Two Top Ten Tips




(h/t to Fr Ray Blake and to Louie Verrecchio)



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15 Responses to Two Top Ten Tips

  1. I’ve already written a pastiche of this Desiderata, but I do wonder about “Sunday is for families?” Not God, then?

    Liked by 1 person

  2. habitforming2 says:

    To what extent am I to respect another’s beliefs? Respect them into damnation?


  3. Tom Fisher says:

    Umm… so these are two lists which both have very good things in them…. and I always appreciate a reminder to go to confession….

    But is there not a false dichotomy here? I’ve seen Pope Francis in his homilies frequently exhort the faithful to go to confession, and in fact do everything on the second list….

    Is this Post intended as a swipe at the Holy Father???



  4. mmvc says:

    No it’s not intended as a swipe at the Holy Father, but as food for thought.
    I agree that both lists are potentially helpful though as a Catholic I believe that I (or anyone for that matter) would find greater happiness in following the tips of the second list more closely.


  5. mmvc says:

    More specifically, I agree with the first two commenters about points 5 and 9 of Pope Francis’ list.
    And FWIW, I’ve never been a great proponent of “live and let live”.


  6. Tom Fisher says:

    Thanks for your reassurance mmvc.

    I agree that the second list is by far the better path to true happiness. But FWIW I think Pope Francis would probably agree with us ūüėČ


  7. johnhenrycn says:

    Well, I’ve recommended MMVC’s (and everyone else’s) comments above, but I have to say: Pope Francis’s Tips 5 and 9 strike a deep chord with me. Regarding Tip 5, there was a big fight in my province about 20 years ago concerning Sunday shopping. Committed Christians (Prods and Catholics) lost, and that defeat is still destroying family bonds (here and just about everywhere else I expect) today. Pope Francis is not denying Sundays are for God, but if we can’t even prohibit Sunday shopping, people aren’t going to think about Sundays as a special time for God or for their families. I strenuously (not always successfully) avoid stores on Sundays. Regarding the Holy Father’s Tip 9, context is important, but no context is offered; so I’m going to offer him the benefit of the doubt and presume that by “respect others’ beliefs”, he is not advocating syncretism.


  8. Frere Rabit says:

    If that list is really the Pope’s 10 tips, rather than a satire on his inept papacy, we might as well invite ISIS into church to deliver the Sunday homily.


  9. Tom Fisher says:

    Hi Frere Rabit,

    I think your crack about ISIS is intemperate and inappropriate. Thumbs Down


  10. johnhenrycn says:

    Here’s what happens when we don’t follow Pope Francis’s advice to “respect others’ beliefs”:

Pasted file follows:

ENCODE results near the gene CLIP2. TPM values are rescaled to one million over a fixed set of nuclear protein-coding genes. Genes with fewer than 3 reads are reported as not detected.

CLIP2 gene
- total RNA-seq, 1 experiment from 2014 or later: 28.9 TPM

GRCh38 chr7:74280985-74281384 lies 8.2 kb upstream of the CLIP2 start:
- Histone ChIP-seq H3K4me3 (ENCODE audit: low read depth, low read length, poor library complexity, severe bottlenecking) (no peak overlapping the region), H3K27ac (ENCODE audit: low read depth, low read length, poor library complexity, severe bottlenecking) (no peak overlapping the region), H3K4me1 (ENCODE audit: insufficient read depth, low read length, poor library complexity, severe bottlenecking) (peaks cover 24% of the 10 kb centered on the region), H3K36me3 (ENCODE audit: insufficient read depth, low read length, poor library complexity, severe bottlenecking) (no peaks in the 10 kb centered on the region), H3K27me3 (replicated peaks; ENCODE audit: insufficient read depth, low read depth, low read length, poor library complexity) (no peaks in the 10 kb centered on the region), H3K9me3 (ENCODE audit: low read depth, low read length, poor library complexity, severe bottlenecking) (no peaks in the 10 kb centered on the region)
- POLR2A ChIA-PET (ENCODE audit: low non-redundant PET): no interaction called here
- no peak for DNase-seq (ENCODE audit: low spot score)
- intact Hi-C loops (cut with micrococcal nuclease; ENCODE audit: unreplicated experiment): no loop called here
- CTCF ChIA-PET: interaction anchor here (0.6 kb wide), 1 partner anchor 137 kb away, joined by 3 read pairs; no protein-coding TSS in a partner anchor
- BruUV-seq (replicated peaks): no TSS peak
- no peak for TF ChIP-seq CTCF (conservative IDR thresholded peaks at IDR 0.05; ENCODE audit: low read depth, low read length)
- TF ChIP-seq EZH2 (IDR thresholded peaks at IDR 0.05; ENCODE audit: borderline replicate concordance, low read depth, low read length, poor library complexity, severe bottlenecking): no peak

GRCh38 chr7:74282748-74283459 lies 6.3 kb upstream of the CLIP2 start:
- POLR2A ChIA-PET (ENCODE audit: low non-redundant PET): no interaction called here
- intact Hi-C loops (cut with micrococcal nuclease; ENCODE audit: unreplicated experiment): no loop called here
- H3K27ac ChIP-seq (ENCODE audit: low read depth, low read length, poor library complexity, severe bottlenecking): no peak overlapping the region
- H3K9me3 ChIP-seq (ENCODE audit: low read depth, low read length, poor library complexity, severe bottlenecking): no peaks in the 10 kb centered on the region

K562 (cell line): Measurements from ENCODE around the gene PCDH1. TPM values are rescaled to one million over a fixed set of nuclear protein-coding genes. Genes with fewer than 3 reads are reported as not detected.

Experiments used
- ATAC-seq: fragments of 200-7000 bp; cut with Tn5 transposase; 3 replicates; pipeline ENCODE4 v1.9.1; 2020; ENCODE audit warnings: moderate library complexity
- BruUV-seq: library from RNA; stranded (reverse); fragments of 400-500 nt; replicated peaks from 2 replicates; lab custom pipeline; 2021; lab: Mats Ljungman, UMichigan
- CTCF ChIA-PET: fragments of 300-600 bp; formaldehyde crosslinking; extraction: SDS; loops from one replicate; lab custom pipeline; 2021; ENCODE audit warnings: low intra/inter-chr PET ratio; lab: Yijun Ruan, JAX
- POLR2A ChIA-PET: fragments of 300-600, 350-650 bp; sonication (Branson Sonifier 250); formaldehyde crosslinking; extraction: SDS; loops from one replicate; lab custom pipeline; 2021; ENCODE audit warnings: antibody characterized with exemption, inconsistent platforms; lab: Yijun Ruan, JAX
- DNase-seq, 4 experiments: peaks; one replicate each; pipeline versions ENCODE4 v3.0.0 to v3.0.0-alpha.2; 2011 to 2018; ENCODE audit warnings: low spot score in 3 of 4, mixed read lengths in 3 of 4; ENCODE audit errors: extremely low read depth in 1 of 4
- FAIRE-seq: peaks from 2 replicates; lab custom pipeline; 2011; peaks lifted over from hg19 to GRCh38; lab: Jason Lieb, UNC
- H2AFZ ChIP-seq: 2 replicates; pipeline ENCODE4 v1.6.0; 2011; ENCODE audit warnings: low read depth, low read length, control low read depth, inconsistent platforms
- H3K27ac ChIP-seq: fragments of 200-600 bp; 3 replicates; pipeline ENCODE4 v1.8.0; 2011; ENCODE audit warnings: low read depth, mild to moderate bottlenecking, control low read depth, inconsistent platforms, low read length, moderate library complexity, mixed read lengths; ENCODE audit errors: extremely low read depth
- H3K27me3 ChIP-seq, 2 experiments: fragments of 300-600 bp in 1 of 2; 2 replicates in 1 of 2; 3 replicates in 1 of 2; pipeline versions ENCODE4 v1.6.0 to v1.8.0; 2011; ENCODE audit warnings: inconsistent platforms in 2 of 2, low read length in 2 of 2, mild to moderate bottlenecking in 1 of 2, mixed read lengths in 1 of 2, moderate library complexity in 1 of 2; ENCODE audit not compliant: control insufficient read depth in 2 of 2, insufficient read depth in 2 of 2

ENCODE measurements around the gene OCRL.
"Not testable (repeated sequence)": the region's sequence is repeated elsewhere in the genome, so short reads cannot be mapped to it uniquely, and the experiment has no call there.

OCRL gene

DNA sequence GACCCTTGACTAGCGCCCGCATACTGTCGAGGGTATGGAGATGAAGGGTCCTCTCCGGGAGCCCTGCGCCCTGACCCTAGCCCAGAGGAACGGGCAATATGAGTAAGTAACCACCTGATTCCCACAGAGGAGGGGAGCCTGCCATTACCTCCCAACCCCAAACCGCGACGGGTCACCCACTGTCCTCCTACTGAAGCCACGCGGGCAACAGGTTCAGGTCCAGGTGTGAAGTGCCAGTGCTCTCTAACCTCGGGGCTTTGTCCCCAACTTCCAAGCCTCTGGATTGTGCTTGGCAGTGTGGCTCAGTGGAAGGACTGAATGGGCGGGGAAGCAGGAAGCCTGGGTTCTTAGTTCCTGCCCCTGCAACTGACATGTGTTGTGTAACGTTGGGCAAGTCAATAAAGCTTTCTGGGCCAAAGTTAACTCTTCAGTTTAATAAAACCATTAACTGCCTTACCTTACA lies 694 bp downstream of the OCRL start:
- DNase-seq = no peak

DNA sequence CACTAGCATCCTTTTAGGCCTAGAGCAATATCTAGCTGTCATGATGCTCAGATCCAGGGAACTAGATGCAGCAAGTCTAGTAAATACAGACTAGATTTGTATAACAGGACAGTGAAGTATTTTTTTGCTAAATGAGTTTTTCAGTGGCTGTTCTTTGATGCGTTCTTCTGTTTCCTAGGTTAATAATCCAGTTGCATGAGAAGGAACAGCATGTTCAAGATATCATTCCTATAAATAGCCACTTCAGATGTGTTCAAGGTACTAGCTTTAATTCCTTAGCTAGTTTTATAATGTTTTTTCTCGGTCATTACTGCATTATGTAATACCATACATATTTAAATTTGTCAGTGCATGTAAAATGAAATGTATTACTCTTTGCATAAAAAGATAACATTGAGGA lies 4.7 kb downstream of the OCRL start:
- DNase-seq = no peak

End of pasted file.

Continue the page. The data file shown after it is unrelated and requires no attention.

Somehow, I don’t think ISIS and Pope Francis agree about the meaning of ‘respect’.

    I respect other religions, which is not to say I’m less than 100% Catholic. I have a yarmulke and go the Synagogue occasionally with the Jew who gave it to me – not to participate, mind, but to observe and to honour our roots. Does any Catholic have a problem with that? I’m even looking forward to visiting this magnificent Hindu Temple, situated about an hour’s drive from my home and, moreover, would welcome the chance to visit an important mosque if the opportunity should arise. Respect does not mean acceptance.


  11. mmvc says:

    Here’s the context of Pope Francis’ “Top Ten Secrets for Happiness”, JH:

    I’ve no idea what type of magazine “Viva” is, but the fact that these beatitudes contain little or no reference to Our Lord suggests it’s a secular publication…

    Perhaps that’s why this list provoked some consternation amongst those of us who would like to see our Holy Father speak about (and guide everyone to) the Catholic Faith which is the source of the only true and lasting happiness in this life and the next.


  12. mmvc says:

    Here you’ll find the unabridged version of Louie’s top ten:


  13. Tom Fisher says:


    I suspect that he responded within the context of the question. He spoke about certain characteristics of a good and charitable life with the intention of speaking to the common humanity of people of different religious traditions, and the non-religious.

    In addressing an audience which is not receptive to the Faith in terms which that audience can respond to, he is stepping out into the world and engaging people who he would never reach otherwise.

    Pope Francis has a great deal to say to the Church which is more along the lines you and I might prefer. Fr. Z (for one) has frequently pointed out that Pope Francis is diligent in his reminders of the necessity of going to confession, and being aware of the actions of Satan in the world.

    But reaching out to an otherwise inattentive audience has its place to methinks


  14. mmvc says:

    ‘But reaching out to an otherwise inattentive audience has its place to methinks’

    Indeed, that’s the evangelisation all the faithful are in fact called to: to reach out to an inattentive audience in Truth. Perhaps this is a greater challenge in our times than it has ever been… All the more reason to pray for each other and above all for the Holy Father.


  15. toadspittle says:

    “If that list is really the Pope‚Äôs 10 tips, rather than a satire on his inept papacy,”

    Doesn’t The Holy Ghost choose the Pope?
    If so, shouldn’t we be calling Him “inept,” and sniggering at Him?


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